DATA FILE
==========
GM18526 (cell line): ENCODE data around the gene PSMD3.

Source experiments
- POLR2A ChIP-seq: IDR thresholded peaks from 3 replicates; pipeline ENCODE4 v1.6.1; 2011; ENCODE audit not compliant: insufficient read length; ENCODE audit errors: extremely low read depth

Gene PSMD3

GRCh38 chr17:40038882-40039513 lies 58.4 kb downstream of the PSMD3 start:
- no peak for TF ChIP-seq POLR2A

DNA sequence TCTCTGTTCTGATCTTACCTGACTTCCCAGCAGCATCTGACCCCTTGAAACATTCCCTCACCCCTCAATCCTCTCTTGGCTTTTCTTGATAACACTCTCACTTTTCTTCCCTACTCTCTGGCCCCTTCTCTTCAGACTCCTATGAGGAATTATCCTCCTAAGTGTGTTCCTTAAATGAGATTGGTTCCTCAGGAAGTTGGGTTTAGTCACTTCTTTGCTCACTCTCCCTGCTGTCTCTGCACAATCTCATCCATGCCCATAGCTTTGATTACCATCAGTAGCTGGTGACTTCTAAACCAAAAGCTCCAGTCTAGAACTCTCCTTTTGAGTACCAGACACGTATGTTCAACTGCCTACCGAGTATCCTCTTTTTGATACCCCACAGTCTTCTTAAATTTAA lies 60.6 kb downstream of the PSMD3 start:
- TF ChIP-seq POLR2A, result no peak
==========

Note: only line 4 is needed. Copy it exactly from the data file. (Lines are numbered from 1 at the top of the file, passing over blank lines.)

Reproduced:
Gene PSMD3